Badd to the bone, p.22
Badd to the Bone, p.22Part #3 of Badd Brothers series by Jasinda Wilder
He did not care that I hated politics, did not care that I loved art and that I was a talented sketch artist and oil painter. He was unmoved by the fact that the portfolio of art I'd put together on my own over the years had been good enough that the head of Yale's art department had arranged a private study program for me...up to that point I'd been self-taught.
Now it was my senior year, and I was technically majoring in poli-sci. But I was only barely scraping by in those classes, and I'd convinced the art department head to let me continue with the private study program, making me a double major. It had been my best political moment, honestly, when I'd outmaneuvered my father.
I gave him what he wanted, sort of, and more importantly, I got what I wanted. The win was that I half-assed the poli-sci classes, blowing them off as much as I dared in favor of time in the studio, painting. I passed the classes, maintained a C-average, but I was primarily focused on my art. And there wasn't a single thing Father could do, because I was giving him the poli-sci major, but he couldn't make me love it, couldn't make me want it, couldn't make me study harder, or attend class when I didn't want to.
It became obvious that my poli-sci skills were not what the Boston firm wanted and they quietly suggested to my father that I "take a break." Which was another win in my column, as far as I was concerned, since it freed up a large block of my time.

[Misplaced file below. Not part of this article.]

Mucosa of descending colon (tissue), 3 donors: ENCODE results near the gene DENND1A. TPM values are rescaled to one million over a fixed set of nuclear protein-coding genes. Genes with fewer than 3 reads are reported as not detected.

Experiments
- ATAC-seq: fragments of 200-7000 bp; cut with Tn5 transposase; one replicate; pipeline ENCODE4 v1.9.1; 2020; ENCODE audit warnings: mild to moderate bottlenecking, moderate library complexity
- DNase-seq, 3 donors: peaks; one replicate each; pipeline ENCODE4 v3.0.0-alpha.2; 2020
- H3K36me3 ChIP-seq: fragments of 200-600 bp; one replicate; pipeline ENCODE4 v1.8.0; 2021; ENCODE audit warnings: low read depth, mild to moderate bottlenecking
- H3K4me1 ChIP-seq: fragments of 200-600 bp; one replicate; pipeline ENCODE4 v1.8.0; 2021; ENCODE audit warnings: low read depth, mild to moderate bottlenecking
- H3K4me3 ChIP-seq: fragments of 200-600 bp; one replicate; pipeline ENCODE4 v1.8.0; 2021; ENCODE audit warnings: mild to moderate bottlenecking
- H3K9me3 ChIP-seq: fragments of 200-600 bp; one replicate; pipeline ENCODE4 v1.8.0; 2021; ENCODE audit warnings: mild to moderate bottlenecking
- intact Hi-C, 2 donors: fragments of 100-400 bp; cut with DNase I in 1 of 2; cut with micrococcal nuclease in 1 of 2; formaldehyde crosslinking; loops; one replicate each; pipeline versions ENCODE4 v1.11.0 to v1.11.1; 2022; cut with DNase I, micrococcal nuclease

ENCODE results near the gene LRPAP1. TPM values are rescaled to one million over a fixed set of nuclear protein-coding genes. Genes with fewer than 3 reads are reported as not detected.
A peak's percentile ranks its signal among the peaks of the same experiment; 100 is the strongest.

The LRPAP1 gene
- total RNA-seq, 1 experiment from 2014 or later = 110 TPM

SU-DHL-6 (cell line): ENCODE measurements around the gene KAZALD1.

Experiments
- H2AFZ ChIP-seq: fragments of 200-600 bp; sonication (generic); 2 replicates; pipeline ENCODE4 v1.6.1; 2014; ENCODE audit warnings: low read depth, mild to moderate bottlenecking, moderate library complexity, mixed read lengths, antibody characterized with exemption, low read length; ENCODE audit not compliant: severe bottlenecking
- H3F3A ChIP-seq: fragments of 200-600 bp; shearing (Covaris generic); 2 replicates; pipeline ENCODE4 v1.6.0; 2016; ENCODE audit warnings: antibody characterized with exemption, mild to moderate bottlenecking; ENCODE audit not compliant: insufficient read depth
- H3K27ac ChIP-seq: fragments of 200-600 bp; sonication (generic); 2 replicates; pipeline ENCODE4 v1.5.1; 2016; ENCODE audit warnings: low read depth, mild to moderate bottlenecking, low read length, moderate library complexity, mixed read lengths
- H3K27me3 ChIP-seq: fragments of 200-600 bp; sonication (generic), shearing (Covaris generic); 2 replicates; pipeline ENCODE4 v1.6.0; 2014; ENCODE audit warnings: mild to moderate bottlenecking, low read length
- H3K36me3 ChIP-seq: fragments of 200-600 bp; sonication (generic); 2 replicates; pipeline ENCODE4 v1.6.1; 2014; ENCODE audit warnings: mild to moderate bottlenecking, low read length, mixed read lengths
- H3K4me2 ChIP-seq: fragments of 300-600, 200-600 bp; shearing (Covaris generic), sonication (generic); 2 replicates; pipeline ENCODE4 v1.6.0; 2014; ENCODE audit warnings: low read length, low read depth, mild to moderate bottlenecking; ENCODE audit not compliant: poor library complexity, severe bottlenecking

Then there was this vacation to Mallorca. It was a big deal, a yearly trip our two families had been making together for twenty-five years, alternating stays at our estate and the Havertons'. I knew that this year's trip would mean that Thomas would renew his efforts to convince me to marry him, and I would have no part of it.
After Father stormed away from our perennial argument, I returned to scrolling idly through my social media feeds, passing the time in stony silence as the jet traversed from Connecticut to Los Angeles, where Mother would meet us--she had been hosting a big fundraiser in San Francisco, and the Havertons' had been visiting a family friend on the West coast. Father arranged that we would fly out to LA, overnight there, refuel and restock the G6, then Richard and Elaine Haverton and Mother would join us, and we would all make the transatlantic flight together.
Mother and Father and the Havertons would visit and eat dinner and watch movies and drink way too much, and Thomas would make thinly veiled insinuations and drink champagne and try to get his hands under my skirt.
I had other plans, of course, but had no intention of sharing them with anyone. I just had to bide my time and wait for the best moment to make a break for it. I knew Father wasn't above essentially kidnapping me, if he had to. He would have Lance, Freddy, and Hassan firmly but gently prevent me from getting away. Which meant I had to be sneaky. I would need a distraction, if possible. It would mean making my escape without my luggage, since I couldn't see any way of retrieving it once it had been removed from the cargo hold.